As a business owner, manager, or “team leader,” to invoke the parlance of the day, how successful your management endeavors will be depends on the combination of resources–human and monetary–and how few barriers to their effectiveness you place in their way.
Many companies have a lot of resources–often more than they realize. Yet some managers are constantly amazed at the inability of their staff to get things done on occasion, or to get projects that look good on paper to fly in the real world.
Perhaps there are barriers that you aren’t aware of or have learned to accept. There are ways to remove them. Some are technological, like employing effective computer cataloging. I know it takes an investment, but you can’t complain about not being able to find enough really knowledgeable people and then ignore the benefits that electronic cataloging can offer to less experienced counterpeople.
The most important issues, though, are about people. I am continually amazed at how the handling of accounts–both receivable and payable–continues to be such a tremendous source of friction between customers and staff. Anyone with profit and loss statement responsibilities knows what I’m talking about here. How many times do you have to spend so much time getting an extraordinary arrangement with a customer shoehorned into an inflexible accounting system that it hardly seems worth it? Have you ever turned business away because it was too much trouble?
Ultimately, business is a pretty simple thing: I give you something, you give me money for it or vice versa. Staff at all levels of a company need to feel the buzz of this simplicity, and they need to feel the rewards when it goes well. If they have to jump through hoops to get even well-deserved rewards, it simply drives them to ignore the opportunity the next time.
Then there are the poor misguided managers who seek to motivate exclusively through compensation. They look at giving special rewards for performing the tougher jobs, or the monotonous ones, or the high margin ones, or the corporately motivated ones. I heard of one machine shop that paid a piecework bonus for every connecting rod that was resized. The staff spent every free minute zipping off one after another until the shop ended up with more than they could sell in a decade, literally. No doubt half the stuff that didn’t have a bonus attached to it at the shop didn’t get done, like cleaning up or tool maintenance.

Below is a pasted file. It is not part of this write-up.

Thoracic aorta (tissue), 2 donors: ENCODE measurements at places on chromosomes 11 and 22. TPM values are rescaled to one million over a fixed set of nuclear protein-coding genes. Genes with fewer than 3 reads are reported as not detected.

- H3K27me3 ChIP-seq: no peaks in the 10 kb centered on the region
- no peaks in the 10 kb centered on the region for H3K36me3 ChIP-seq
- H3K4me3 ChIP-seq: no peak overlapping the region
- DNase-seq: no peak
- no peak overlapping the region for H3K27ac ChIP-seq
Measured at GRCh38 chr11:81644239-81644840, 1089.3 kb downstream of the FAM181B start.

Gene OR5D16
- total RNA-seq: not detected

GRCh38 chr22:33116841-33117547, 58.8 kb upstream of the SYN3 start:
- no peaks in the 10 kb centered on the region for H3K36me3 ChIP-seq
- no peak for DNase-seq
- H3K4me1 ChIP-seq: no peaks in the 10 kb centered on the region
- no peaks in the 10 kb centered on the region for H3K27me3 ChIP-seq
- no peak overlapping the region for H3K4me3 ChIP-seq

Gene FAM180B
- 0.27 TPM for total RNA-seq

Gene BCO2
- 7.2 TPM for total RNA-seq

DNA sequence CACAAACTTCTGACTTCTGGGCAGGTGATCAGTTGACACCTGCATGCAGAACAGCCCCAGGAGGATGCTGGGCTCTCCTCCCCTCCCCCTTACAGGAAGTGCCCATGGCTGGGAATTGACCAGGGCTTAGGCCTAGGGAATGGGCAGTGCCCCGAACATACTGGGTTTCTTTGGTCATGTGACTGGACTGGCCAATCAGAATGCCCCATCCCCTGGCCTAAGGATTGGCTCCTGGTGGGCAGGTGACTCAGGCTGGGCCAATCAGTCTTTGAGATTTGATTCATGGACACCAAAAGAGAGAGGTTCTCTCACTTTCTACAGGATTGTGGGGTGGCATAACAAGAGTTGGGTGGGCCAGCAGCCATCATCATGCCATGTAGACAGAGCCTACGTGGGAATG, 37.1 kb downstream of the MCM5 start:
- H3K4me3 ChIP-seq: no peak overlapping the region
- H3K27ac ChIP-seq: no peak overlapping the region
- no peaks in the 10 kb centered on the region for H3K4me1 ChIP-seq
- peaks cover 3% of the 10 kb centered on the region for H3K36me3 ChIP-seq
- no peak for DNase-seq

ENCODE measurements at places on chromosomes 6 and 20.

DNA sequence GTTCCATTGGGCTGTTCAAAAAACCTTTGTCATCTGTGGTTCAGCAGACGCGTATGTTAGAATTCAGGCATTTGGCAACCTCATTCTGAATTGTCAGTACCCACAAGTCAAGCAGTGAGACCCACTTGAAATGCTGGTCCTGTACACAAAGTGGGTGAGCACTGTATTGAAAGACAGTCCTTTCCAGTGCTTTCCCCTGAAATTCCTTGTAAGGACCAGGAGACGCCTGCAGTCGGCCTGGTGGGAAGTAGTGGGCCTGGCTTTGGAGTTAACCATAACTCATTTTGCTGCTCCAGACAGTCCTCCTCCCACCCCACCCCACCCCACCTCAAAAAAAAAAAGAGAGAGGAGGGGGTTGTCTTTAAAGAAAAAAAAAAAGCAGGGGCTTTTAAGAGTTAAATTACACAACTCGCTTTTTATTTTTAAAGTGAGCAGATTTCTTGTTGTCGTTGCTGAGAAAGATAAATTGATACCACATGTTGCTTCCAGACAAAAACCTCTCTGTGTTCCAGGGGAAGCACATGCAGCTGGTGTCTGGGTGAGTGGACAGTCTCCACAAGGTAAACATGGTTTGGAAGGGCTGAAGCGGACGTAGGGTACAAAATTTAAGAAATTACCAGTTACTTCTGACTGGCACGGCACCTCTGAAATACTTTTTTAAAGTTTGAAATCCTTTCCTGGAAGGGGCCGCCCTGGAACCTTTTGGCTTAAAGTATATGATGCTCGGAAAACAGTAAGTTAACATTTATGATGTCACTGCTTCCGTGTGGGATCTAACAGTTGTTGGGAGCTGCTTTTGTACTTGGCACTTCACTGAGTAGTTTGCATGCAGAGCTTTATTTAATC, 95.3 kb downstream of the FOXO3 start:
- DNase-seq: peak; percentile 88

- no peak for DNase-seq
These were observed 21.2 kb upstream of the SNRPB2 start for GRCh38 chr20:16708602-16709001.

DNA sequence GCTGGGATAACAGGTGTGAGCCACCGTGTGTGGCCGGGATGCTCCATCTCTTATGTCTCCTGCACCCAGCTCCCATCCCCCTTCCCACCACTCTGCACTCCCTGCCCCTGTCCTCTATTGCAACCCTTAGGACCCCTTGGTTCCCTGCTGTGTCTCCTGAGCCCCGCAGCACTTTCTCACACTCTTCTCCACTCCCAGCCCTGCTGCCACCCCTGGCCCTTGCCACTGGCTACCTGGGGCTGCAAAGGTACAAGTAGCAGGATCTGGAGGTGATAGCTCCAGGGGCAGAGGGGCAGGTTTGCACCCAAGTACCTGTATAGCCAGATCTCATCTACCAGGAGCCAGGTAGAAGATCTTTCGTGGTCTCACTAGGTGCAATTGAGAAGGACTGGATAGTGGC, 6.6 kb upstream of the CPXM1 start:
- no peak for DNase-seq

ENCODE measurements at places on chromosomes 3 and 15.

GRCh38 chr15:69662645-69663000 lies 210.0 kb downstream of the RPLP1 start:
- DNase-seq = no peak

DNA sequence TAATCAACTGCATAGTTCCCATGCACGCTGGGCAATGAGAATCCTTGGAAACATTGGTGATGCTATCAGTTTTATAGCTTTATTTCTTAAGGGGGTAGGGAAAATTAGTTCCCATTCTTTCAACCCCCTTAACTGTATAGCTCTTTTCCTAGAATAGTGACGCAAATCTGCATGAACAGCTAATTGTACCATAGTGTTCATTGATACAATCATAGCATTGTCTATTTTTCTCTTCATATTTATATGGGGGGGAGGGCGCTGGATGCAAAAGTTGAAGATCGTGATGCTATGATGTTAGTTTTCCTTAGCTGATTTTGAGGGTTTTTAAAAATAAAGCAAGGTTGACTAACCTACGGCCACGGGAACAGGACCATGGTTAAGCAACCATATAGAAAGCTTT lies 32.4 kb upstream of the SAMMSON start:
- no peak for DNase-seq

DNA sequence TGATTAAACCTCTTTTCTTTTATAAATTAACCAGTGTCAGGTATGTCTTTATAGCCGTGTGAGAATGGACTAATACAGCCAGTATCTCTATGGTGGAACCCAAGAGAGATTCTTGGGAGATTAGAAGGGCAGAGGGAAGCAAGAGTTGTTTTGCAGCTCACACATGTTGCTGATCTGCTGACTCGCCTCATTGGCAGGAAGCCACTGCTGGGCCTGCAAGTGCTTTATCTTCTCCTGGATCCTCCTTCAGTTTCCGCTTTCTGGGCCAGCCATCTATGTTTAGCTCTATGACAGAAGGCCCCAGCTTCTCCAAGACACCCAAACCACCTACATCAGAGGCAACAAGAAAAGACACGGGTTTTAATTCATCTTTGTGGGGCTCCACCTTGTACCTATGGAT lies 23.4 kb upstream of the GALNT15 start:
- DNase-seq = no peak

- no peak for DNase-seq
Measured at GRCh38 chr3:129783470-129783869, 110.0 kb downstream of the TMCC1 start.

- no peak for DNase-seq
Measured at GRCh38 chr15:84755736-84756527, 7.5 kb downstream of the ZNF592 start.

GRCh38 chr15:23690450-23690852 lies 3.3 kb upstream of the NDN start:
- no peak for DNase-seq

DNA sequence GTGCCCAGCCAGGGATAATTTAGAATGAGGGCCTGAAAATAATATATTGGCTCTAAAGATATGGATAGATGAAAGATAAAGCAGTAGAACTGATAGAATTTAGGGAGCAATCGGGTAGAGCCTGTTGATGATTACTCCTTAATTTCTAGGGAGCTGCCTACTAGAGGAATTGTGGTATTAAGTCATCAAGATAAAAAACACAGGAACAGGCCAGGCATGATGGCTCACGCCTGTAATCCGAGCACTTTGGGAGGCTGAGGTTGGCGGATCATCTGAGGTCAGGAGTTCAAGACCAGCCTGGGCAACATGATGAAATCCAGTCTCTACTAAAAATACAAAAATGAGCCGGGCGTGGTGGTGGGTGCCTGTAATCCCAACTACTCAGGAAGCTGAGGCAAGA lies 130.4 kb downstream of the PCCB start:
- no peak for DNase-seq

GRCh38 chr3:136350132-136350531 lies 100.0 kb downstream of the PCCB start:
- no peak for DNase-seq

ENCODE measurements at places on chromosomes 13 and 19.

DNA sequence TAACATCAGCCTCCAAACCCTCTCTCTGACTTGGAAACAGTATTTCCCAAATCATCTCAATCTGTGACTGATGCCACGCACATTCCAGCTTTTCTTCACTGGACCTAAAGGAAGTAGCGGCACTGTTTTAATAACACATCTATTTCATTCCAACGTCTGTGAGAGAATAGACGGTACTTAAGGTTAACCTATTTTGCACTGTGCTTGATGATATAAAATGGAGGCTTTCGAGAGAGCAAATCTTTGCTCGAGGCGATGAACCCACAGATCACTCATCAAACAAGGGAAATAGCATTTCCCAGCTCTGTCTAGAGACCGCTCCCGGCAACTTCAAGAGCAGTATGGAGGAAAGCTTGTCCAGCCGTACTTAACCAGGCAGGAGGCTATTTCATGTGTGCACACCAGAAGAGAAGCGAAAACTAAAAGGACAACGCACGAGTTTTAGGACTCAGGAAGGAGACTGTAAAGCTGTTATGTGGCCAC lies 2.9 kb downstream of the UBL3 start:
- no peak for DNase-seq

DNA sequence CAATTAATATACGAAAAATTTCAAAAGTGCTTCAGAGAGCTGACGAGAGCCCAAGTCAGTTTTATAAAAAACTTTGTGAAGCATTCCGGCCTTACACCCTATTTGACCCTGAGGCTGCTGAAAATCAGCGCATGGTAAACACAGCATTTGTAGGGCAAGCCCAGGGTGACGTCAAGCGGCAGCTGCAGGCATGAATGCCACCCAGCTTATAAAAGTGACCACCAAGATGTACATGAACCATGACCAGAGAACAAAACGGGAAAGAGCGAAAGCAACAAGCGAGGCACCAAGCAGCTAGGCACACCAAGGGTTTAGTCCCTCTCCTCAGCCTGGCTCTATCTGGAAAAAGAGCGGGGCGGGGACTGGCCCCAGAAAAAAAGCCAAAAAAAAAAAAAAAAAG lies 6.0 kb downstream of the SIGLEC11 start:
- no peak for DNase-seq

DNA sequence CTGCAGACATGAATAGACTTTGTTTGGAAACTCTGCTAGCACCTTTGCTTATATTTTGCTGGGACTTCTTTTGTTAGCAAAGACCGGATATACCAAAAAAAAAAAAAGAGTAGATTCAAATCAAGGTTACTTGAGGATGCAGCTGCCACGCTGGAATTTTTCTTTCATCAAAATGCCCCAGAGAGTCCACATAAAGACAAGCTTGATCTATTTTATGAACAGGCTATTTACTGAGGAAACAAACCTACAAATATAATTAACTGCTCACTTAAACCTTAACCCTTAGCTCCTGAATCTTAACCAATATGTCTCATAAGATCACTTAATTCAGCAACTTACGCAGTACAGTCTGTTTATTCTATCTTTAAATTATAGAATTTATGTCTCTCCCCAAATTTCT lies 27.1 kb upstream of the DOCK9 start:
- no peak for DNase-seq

Still other managers offer full bonus programs to be shared among all employees. It sounds like a good idea in one way (non-sales staff can share in the good times), but if you’re working from the same pot and split it many more ways, someone is coming up shorter than they did before. This is exactly what happened at our company years ago under previous ownership. The downside in morale for people who saw their over-achievement bonuses drop from thousands to hundreds was unmistakable, but perhaps that’s another story.
The point is that motivation is tough, and any manager who thinks that he can dictate the behavior and performance of staff strictly through a system of monetary rewards is in for a big surprise. The risks of a simplistic reward system to a business are great. People are complex beings and the ways they interact and react are complex.
Rewards are great, and well executed they can really drive a business to success, but a compensation package is not a substitute for management and neither is technology. You can’t manage people the way you manage inventory. Try and you’ll find that you end up with a bunch of stuff sitting on a shelf without a clue as to why, and you’ll have no one to blame but yourself.–Andrew Ross, Editor
Light Truck Service Parts continue to be a strong market. We’ll look at opportunities from top to bottom, inside and out. Plus more, of course. In the meantime, stay tuned at www.autoserviceworld.com.